Price has pushed in­sulin out of reach

Boston Herald - - NEWS - By ALEXI CO­HAN

The cost of in­sulin has in­creased over 250 per­cent since 2007, ac­cord­ing to the Amer­i­can Di­a­betes As­so­ci­a­tion, and pa­tients are look­ing to law­mak­ers for re­lief.

Dr. Vikas Saini, pres­i­dent of the Lown In­sti­tute and cochair­man of the Right Care Al­liance both based in Brook­line, said a hand­ful of drug com­pa­nies cre­ate an “iron tri­an­gle” with in­sur­ance com­pa­nies and phar­macy ben­e­fit man­agers that has led to sky­rock­et­ing in­sulin prices.

“It’s a bro­ken mar­ket. It’s re­ally not work­ing,” said Saini, “They clearly have been us­ing this as a cash cow, while they say we need this to do re­search and in­no­va­tion.”

Saini said that in­sulin prices have in­creased over 1,000 per­cent in the last 25 years due in part to ris­ing list prices from man­u­fac­tur­ers and a markup over the cost of pro­duc­tion.

Saini said that al­though there have not been many new in­no­va­tions in in­sulin in the last two decades, drug com­pa­nies will slightly tweak in­sulin mol­e­cules to get new patents.

“There’s been a lot of mu­tual back scratch­ing that goes on and a lot of games­man­ship,” said Saini.

He said the sit­u­a­tion has reached a break­ing point.

“It can’t go on, young peo­ple are dy­ing it’s that bad,” Saini said. “We can’t al­low this to go on.”

At Cam­bridge-based Sanofi, one of the na­tion’s pro­duc­ers of in­sulin, spokesman Ni­co­las Kress­mann said some in­sulin drugs like Lan­tus ac­tu­ally have a lower net price to­day than in the past.

“It is our be­lief that grow­ing re­bates and de­clin­ing net prices should re­sult in lower out-of-pocket drug costs for pa­tients. Un­for­tu­nately, un­der the cur­rent sys­tem, this is gen­er­ally not the case and these sav­ings are not con­sis­tently passed through to pa­tients in the form of lower co-pays or coin­sur­ance,” said Kress­mann.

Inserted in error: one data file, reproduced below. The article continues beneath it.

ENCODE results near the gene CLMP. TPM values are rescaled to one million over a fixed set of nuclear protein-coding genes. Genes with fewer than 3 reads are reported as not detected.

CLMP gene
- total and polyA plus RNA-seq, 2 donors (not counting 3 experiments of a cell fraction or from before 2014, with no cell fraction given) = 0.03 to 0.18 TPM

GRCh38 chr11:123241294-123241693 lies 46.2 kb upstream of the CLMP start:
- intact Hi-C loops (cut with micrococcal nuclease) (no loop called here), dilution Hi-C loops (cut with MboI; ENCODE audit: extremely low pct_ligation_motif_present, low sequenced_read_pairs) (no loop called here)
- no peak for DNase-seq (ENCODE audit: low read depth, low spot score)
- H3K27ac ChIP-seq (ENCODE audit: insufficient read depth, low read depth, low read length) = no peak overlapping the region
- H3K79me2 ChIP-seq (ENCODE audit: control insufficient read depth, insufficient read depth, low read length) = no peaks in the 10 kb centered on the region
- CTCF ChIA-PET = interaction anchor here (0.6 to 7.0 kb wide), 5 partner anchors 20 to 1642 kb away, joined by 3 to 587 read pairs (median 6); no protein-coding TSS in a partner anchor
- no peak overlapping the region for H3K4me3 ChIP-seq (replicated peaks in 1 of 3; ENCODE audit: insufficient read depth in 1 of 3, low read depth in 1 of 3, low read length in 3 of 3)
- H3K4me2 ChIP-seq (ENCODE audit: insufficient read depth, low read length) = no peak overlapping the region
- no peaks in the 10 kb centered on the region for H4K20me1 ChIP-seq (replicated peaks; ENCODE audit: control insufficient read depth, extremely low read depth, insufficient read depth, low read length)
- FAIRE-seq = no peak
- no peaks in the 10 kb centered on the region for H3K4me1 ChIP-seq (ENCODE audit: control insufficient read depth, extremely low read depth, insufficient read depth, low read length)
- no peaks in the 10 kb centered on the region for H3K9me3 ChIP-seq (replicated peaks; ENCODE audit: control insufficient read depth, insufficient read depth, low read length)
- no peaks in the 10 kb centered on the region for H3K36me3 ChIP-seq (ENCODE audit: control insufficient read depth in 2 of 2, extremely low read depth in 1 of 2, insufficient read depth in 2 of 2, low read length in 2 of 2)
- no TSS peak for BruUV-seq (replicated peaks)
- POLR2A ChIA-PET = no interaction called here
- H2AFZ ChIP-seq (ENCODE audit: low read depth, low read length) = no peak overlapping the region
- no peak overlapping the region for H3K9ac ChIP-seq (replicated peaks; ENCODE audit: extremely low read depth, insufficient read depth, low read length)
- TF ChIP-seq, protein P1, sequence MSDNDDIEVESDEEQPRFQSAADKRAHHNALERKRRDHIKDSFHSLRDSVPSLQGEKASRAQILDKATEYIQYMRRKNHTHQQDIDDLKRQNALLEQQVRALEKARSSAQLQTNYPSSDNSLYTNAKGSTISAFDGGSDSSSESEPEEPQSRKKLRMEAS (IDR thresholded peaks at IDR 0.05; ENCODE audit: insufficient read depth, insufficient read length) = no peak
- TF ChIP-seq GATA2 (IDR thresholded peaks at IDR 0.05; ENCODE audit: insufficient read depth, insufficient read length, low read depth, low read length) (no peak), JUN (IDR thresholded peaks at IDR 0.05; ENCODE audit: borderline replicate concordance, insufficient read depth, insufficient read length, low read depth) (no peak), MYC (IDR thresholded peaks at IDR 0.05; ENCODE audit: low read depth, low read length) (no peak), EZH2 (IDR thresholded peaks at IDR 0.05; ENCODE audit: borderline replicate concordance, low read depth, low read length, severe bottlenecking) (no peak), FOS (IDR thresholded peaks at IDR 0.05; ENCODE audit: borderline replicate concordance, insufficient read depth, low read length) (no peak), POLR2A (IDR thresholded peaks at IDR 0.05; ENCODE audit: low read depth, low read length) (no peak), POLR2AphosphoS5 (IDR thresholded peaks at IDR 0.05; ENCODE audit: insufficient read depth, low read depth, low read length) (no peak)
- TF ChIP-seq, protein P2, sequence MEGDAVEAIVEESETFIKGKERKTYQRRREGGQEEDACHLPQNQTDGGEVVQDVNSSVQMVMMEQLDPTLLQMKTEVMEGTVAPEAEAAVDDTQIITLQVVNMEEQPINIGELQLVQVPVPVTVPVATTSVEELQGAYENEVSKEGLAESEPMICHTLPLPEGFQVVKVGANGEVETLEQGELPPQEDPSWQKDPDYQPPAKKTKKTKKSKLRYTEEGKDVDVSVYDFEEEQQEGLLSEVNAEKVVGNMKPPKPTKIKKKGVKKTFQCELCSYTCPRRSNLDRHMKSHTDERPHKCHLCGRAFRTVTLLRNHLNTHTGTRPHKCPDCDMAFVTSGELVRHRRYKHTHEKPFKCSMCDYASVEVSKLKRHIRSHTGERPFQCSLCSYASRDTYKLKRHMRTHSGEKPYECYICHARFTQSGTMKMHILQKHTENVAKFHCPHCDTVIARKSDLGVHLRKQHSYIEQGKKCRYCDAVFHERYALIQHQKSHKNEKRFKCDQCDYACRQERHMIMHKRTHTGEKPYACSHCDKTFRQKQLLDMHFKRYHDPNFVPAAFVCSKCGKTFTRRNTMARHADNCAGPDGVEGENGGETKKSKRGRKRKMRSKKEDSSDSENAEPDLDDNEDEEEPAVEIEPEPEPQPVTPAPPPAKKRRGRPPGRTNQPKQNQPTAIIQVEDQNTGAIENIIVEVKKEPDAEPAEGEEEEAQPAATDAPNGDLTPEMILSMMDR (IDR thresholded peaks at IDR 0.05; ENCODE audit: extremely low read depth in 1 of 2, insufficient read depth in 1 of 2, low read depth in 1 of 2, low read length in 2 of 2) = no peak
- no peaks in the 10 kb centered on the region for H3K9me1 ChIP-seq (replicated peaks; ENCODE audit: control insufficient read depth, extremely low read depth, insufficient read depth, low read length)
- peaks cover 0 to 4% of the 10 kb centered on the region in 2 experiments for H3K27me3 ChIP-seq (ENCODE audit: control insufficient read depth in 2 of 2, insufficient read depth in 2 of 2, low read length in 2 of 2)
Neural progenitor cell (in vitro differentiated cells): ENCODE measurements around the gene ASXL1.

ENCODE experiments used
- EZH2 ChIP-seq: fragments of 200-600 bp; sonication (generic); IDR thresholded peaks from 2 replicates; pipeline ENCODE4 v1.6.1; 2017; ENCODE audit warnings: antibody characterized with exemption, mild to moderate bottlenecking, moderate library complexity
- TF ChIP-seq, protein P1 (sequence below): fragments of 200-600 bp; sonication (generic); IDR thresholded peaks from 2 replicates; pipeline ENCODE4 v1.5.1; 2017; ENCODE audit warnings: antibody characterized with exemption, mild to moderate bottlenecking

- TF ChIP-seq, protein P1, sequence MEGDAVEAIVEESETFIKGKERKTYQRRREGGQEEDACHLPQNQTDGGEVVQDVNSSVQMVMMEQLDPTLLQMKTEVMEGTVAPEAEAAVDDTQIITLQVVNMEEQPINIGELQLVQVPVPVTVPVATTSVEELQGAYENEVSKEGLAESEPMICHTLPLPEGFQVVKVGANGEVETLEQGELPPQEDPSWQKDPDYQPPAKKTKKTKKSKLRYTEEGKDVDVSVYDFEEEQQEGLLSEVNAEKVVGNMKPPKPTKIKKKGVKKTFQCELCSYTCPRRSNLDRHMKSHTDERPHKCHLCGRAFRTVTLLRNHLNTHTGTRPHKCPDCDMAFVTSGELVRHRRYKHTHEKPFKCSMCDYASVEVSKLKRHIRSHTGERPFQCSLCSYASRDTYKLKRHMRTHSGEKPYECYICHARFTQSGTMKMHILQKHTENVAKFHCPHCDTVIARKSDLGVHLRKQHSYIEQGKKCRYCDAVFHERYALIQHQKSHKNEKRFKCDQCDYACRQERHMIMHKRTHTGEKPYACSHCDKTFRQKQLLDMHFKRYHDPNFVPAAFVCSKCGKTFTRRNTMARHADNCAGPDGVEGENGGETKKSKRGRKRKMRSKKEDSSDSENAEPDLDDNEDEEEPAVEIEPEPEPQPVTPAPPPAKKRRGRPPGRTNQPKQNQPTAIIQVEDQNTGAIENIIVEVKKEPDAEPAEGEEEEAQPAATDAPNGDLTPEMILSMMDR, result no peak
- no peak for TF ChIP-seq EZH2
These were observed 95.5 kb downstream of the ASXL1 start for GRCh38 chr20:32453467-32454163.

He ad­vised pa­tients to con­sider the Sanofi Pa­tient Con­nec­tion Pro­gram and the Va­lyou Sav­ings Pro­gram, both aimed at help­ing pa­tients strug­gling with drug costs.

Saini is look­ing toward law­mak­ers for reg­u­la­tory re­lief, say­ing that bulk pur­chas­ing, ne­go­ti­a­tion and dis­tri­bu­tion on a state level could of­fer a vi­able so­lu­tion. Pa­tients and ad­vo­cates are hope­ful, with three new bills filed in Congress in the last month to reg­u­late prices.

War­ren Ka­plan, as­sis­tant pro­fes­sor at the Bos­ton Uni- ver­sity School of Pub­lic Health, is also seek­ing a po­lit­i­cal so­lu­tion to ris­ing in­sulin prices. He said in­ter­na­tional agree­ments be­tween for­eign coun­tries would cre­ate more com­pe­ti­tion in the mar­ket and lower prices.

“Drug com­pa­nies are not go­ing to like it, you’ll get some push-back from the pharma in­dus­try about los­ing prof­its,” said Ka­plan. He also pointed to a lack of trans­parency in the mar­ket, which law­mak­ers could also fix.

“Some­one has to shine a light in this black hole,” said Ka­plan.

Ka­plan said in­sulin is ex­pen­sive to pro­duce, but much of the high costs are “get­ting tied up in mar­ket­ing and ad­ver­tis­ing, not re­search.”

BOS­TON HER­ALD FILE

An in­sulin pump is re­filled with in­sulin. Below, a man walks past Sanofi head­quar­ters in Paris.

AP FILE

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